An inundated Salix stand provides spawning and nursery habitat for native fish in a periodically flooded reservoir zone
Azami, Kazuhiro; Higuchi, Takaya; Konishi, Chisato; Hashimoto, Hitomi; Osugi, Tomonori; Asaedea, Takashi; Nakai, Katsuki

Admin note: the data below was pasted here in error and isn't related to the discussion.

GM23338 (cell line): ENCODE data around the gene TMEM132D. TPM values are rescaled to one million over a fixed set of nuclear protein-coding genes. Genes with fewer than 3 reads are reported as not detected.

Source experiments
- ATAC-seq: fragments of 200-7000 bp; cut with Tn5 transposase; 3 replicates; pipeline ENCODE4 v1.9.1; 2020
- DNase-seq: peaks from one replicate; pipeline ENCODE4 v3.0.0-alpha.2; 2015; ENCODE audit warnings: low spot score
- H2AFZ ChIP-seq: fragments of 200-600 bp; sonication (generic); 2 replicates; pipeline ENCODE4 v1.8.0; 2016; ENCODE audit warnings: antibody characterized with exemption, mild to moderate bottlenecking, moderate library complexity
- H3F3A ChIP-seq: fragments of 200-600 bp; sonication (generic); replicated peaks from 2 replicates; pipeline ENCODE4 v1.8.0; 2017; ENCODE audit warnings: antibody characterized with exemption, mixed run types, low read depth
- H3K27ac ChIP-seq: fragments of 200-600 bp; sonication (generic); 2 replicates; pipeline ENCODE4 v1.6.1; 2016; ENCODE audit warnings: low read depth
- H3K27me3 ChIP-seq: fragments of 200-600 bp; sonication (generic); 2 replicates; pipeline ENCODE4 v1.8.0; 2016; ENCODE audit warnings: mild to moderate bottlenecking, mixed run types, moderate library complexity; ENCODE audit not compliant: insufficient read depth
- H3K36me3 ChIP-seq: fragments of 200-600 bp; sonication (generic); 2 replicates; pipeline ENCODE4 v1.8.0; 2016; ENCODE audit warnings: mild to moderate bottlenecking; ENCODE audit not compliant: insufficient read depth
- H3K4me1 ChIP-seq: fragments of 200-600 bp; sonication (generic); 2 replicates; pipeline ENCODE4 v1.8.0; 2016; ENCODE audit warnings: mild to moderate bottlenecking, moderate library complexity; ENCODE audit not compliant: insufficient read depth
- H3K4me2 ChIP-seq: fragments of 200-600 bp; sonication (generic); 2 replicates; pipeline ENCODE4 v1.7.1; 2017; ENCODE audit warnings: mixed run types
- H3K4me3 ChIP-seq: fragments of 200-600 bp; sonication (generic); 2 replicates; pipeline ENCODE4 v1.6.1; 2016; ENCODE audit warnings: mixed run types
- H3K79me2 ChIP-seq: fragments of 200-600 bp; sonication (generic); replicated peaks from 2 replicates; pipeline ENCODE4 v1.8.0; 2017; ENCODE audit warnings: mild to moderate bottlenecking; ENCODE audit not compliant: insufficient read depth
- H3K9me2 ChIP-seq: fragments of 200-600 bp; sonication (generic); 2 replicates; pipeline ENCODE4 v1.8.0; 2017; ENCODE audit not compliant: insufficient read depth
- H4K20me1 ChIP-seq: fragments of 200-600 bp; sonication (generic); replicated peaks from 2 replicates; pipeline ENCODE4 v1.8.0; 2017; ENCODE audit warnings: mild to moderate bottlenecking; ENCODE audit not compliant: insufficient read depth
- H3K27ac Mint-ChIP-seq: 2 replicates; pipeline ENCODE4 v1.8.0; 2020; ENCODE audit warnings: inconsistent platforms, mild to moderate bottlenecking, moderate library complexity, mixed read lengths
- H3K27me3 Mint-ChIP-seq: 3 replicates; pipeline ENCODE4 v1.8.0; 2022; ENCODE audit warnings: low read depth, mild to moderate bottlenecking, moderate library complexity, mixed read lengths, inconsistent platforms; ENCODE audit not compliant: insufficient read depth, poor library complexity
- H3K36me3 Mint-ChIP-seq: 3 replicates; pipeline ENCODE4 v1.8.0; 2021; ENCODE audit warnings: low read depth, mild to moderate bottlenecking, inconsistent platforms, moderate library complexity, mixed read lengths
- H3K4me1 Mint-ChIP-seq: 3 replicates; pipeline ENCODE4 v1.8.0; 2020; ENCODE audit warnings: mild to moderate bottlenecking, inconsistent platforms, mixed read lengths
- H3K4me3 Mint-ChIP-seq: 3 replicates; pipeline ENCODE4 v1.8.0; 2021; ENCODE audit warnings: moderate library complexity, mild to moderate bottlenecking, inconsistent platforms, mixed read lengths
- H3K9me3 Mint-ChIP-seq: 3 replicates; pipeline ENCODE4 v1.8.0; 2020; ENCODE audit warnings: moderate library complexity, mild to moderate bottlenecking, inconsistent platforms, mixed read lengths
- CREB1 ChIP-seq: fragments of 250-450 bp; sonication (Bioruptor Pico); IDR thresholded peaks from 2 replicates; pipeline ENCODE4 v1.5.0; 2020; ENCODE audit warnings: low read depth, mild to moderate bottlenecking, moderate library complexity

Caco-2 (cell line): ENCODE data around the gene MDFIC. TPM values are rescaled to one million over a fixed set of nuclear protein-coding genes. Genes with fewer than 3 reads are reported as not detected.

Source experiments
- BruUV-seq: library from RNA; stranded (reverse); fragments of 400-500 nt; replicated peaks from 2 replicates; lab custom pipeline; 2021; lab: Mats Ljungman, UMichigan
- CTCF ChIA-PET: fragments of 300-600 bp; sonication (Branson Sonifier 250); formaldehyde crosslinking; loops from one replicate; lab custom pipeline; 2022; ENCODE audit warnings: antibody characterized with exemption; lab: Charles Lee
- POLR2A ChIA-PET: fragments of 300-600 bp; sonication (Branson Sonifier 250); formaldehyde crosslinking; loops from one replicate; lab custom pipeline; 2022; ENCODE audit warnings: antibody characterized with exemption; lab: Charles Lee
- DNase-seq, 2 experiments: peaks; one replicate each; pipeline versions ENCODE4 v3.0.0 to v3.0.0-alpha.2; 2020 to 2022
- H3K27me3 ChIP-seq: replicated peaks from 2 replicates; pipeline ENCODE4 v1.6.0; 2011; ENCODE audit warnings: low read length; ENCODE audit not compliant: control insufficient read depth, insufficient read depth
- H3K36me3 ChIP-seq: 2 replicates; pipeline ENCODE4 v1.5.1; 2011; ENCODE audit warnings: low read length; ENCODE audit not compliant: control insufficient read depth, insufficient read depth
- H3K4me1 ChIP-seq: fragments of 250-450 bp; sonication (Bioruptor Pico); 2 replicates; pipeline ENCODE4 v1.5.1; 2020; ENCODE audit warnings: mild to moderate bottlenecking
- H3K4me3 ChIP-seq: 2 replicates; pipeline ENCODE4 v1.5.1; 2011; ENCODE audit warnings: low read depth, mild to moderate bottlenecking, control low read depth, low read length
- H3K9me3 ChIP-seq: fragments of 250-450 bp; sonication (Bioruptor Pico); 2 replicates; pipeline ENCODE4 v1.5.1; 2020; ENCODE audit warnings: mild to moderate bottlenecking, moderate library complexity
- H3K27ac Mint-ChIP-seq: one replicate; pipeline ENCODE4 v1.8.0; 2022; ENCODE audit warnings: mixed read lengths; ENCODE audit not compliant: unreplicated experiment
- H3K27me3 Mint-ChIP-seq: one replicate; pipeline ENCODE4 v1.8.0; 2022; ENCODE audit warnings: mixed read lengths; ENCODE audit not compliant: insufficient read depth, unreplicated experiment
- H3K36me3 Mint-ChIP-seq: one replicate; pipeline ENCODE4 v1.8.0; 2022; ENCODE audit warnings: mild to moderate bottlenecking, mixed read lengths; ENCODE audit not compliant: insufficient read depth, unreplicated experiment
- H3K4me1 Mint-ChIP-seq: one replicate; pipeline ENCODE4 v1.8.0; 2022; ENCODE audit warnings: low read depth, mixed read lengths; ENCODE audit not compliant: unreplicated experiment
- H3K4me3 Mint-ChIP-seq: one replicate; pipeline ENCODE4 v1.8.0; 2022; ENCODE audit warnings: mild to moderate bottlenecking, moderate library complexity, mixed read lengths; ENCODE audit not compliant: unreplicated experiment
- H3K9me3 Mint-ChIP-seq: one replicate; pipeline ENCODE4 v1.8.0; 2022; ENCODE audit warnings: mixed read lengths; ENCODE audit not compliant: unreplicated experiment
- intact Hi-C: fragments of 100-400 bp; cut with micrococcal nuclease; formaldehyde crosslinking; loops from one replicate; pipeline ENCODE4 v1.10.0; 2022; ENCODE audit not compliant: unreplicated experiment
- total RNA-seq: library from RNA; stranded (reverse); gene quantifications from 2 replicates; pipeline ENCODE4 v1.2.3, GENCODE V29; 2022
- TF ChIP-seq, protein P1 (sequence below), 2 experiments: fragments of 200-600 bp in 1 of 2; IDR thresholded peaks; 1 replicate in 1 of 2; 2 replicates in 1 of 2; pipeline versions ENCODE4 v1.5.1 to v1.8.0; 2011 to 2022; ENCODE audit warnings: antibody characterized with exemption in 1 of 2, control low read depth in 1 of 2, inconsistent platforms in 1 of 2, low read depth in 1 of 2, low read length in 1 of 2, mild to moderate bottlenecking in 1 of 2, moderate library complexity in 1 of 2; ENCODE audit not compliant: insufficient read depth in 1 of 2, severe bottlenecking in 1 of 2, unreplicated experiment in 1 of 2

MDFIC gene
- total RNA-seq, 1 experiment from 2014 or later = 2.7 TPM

The water level in the Miharu Dam reservoir (northeastern Japan) is drawn down to 8 m during the flooding season (4 months on average per year), exposing a section of emergent shoreline termed the "drawdown zone." Over many years of periodic water-level control, Salix species (willows) have established dominant stands in this zone. Salix species are typical inundation-tolerant plant species found on reservoir shores, especially behind dams subjected to water-level regulation. Thus, Salix stands are inundated or emergent for several consecutive months in each year. We aimed to determine whether inundated Salix stands in the drawdown zone provide a native fish (silver crucian carp, Carassius auratus langsdorfii) with spawning and nursery habitats. We tracked three tagged silver crucian carp telemetrically in the front reservoir behind the Miharu Dam. The fish spent considerable periods of time during the spawning season in inundated Salix stands. Over 3 months of field observations, we observed spawning events, eggs, and juvenile carp in the inundated Salix, whereas areas without submerged vegetation did not support spawning or offspring. Thus, this fish species uses flooded Salix stands as spawning grounds and juvenile habitat.